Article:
Citation: Yang J, Hwang I, Lee E, Shin SJ, Lee E-J, Rhee JH and Yu J-W (2020) Bacterial Outer Membrane Vesicle-Mediated Cytosolic Delivery of Flagellin Triggers Host NLRC4 Canonical Inflammasome Signaling. Front. Immunol. 11:581165. doi: 10.3389/fimmu.2020.581165
Received: 08 July 2020; Accepted: 12 October 2020;
Published: 18 November 2020.
Edited by:Soohyun Kim, Konkuk University, South Korea
Reviewed by:Richard Louis Ferrero, Hudson Institute of Medical Research, Australia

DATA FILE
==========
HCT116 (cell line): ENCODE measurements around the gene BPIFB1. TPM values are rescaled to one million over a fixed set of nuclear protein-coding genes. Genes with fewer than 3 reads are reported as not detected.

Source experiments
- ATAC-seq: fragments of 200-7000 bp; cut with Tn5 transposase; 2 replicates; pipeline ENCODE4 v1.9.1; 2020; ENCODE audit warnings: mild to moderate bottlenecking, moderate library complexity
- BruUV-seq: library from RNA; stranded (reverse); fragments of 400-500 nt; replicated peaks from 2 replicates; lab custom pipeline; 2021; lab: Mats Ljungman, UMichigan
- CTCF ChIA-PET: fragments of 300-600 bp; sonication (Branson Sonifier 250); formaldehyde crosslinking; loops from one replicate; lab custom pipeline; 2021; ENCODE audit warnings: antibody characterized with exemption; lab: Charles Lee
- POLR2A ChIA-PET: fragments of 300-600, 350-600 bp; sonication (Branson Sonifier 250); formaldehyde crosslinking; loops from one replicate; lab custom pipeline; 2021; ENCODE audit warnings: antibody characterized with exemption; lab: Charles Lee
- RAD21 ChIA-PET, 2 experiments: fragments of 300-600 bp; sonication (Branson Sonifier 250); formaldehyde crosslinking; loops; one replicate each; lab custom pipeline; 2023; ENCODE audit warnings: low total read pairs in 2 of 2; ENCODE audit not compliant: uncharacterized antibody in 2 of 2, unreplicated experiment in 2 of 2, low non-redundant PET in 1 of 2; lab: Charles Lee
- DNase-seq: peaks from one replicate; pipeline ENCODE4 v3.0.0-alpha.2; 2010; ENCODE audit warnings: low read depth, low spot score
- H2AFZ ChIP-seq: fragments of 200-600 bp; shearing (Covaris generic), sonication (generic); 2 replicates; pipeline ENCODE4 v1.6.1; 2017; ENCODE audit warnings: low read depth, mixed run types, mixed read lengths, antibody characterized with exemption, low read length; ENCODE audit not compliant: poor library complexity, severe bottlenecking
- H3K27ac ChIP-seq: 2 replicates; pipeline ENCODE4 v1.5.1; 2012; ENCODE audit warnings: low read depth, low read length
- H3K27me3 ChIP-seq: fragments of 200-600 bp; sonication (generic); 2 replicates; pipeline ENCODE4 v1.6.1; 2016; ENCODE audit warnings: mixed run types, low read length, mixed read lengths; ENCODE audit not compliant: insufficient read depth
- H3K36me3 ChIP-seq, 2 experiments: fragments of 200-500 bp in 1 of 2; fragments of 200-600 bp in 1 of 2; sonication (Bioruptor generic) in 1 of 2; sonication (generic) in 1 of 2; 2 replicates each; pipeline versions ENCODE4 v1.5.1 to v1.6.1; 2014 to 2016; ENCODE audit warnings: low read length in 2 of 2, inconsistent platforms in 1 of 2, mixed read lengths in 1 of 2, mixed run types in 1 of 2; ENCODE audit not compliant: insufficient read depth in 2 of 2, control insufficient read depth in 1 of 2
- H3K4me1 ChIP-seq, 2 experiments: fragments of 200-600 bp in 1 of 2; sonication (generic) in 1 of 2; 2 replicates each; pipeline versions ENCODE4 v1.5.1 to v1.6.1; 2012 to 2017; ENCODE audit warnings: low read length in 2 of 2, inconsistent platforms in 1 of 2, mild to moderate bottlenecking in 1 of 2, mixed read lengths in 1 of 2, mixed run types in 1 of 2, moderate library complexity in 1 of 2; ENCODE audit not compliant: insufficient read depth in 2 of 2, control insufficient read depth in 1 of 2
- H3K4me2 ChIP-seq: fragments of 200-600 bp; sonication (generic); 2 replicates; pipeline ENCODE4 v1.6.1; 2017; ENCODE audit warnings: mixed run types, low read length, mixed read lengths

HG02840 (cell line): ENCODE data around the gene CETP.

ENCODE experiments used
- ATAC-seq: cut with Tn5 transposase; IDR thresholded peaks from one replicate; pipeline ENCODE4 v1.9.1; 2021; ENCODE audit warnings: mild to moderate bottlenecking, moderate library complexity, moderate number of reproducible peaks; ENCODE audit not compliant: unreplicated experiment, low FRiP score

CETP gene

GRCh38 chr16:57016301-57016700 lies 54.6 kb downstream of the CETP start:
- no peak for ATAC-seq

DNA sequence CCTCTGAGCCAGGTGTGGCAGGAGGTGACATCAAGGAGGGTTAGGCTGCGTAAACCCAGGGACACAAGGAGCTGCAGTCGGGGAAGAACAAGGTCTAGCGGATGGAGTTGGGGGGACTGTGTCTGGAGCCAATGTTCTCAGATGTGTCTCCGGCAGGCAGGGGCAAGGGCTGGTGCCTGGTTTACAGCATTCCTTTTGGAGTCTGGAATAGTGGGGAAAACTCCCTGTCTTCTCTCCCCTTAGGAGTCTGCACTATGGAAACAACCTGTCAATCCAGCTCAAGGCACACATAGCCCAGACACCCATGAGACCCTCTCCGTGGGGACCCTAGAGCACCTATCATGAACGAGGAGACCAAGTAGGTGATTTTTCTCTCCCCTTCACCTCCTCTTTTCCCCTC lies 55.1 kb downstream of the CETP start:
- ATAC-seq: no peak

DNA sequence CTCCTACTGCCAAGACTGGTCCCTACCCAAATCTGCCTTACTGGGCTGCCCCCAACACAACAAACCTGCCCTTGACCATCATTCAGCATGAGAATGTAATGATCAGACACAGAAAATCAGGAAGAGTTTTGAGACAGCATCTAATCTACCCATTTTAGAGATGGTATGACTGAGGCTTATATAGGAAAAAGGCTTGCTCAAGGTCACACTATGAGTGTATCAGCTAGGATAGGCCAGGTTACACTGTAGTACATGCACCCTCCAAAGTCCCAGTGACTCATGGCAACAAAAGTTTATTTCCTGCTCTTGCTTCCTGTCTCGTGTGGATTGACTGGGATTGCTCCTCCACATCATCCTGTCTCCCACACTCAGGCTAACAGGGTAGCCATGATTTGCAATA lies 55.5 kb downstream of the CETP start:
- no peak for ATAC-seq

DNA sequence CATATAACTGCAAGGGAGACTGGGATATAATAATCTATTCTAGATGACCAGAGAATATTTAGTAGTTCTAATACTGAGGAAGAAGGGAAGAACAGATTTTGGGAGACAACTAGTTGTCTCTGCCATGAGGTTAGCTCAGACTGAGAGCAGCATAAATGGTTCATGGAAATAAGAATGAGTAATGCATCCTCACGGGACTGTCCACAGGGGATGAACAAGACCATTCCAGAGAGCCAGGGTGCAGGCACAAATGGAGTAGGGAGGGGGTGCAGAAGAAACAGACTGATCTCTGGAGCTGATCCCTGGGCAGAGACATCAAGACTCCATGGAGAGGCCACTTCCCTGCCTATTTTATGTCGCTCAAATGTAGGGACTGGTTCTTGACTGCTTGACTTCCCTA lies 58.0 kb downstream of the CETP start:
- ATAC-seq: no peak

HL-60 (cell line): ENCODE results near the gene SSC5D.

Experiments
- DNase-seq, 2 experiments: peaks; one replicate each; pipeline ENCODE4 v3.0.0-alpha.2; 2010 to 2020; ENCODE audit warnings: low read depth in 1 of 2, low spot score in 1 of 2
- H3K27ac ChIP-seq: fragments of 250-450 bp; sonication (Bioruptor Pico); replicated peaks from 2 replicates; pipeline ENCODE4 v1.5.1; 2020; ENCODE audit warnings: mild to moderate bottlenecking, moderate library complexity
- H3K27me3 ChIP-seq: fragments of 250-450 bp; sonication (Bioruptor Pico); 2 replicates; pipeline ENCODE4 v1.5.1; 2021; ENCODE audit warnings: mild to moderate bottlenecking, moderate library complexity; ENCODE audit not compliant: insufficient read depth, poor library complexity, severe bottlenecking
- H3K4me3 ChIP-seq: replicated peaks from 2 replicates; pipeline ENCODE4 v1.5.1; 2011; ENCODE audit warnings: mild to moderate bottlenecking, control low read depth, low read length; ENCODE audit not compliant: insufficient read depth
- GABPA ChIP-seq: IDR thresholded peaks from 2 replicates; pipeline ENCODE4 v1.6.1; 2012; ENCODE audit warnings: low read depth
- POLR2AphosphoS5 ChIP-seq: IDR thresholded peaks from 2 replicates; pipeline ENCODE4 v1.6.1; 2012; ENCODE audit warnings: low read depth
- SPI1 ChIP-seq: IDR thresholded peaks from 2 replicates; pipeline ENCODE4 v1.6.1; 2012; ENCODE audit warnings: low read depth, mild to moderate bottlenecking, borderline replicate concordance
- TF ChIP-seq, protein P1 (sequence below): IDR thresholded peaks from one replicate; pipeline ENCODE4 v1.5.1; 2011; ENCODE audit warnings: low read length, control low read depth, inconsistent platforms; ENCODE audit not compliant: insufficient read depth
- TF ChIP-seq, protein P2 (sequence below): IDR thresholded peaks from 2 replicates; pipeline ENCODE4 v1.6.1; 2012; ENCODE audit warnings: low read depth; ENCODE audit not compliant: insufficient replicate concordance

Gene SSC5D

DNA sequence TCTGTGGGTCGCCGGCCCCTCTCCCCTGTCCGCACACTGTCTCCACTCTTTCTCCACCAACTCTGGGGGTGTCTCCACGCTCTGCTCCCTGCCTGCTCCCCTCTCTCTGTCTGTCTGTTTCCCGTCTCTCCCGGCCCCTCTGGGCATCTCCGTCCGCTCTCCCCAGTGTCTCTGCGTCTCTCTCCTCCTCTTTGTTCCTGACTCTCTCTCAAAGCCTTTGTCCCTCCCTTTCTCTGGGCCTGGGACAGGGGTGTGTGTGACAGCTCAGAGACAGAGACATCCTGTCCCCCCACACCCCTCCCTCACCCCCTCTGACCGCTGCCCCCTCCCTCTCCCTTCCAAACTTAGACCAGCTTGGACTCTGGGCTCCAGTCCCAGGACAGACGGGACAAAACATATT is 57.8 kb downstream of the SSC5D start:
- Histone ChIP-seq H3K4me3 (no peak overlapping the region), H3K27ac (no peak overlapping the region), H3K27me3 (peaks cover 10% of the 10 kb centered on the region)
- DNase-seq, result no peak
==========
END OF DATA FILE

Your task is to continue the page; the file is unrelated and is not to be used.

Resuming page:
Mausita Karmakar, Case Western Reserve University, United States
Copyright © 2020 Yang, Hwang, Lee, Shin, Lee, Rhee and Yu. This is an open-access article distributed under the terms of the Creative Commons Attribution License (CC BY). The use, distribution or reproduction in other forums is permitted, provided the original author(s) and the copyright owner(s) are credited and that the original publication in this journal is cited, in accordance with accepted academic practice. No use, distribution or reproduction is permitted which does not comply with these terms.
*Correspondence: Je-Wook Yu, firstname.lastname@example.org